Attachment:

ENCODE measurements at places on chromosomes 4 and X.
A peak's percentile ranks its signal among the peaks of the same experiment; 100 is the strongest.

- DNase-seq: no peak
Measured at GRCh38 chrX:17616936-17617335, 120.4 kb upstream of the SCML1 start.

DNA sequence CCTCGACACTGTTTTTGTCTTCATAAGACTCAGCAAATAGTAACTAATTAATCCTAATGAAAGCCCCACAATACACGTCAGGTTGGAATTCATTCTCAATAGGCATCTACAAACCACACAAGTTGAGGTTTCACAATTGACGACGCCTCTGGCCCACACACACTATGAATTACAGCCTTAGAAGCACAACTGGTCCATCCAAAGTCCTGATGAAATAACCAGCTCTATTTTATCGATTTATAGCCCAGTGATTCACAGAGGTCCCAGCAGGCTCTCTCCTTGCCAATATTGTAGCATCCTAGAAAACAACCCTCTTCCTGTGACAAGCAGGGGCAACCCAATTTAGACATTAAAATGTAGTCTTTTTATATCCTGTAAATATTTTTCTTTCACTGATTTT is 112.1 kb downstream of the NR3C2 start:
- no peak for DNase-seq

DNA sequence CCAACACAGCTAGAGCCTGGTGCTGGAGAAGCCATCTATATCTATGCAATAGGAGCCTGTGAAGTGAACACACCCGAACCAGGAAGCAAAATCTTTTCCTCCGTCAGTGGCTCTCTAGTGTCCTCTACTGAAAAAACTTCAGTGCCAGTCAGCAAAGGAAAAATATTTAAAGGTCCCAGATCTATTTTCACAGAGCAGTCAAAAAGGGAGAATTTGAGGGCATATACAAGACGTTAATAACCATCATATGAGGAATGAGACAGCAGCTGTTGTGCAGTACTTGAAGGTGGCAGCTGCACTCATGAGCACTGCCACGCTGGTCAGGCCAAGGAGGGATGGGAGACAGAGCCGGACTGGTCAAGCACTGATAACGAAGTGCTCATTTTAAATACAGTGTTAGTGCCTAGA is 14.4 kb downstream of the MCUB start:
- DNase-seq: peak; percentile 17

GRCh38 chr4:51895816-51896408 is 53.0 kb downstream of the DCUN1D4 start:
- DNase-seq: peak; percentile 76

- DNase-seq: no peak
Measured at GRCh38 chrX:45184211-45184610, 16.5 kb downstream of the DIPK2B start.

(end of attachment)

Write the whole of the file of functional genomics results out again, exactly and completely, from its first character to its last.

ENCODE measurements at places on chromosomes 4 and X.
A peak's percentile ranks its signal among the peaks of the same experiment; 100 is the strongest.

- DNase-seq: no peak
Measured at GRCh38 chrX:17616936-17617335, 120.4 kb upstream of the SCML1 start.

DNA sequence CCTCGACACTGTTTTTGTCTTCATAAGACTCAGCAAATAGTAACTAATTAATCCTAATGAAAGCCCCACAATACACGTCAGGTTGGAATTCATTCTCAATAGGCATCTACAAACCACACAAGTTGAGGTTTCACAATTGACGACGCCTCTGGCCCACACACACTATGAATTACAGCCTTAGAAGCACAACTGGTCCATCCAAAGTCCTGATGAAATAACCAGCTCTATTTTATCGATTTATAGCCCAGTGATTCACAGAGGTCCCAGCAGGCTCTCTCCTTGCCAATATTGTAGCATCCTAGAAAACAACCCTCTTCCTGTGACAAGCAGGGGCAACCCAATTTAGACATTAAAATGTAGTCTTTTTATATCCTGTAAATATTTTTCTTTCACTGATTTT is 112.1 kb downstream of the NR3C2 start:
- no peak for DNase-seq

DNA sequence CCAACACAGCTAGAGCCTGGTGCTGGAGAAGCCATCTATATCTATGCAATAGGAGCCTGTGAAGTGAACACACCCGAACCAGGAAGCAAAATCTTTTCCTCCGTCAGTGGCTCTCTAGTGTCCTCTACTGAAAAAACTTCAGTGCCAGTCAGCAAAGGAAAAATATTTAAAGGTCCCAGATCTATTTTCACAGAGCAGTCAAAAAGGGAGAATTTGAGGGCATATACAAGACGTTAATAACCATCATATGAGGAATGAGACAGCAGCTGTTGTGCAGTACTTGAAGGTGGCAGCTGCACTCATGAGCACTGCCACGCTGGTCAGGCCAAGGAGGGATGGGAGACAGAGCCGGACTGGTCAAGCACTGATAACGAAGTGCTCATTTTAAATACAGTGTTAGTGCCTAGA is 14.4 kb downstream of the MCUB start:
- DNase-seq: peak; percentile 17

GRCh38 chr4:51895816-51896408 is 53.0 kb downstream of the DCUN1D4 start:
- DNase-seq: peak; percentile 76

- DNase-seq: no peak
Measured at GRCh38 chrX:45184211-45184610, 16.5 kb downstream of the DIPK2B start.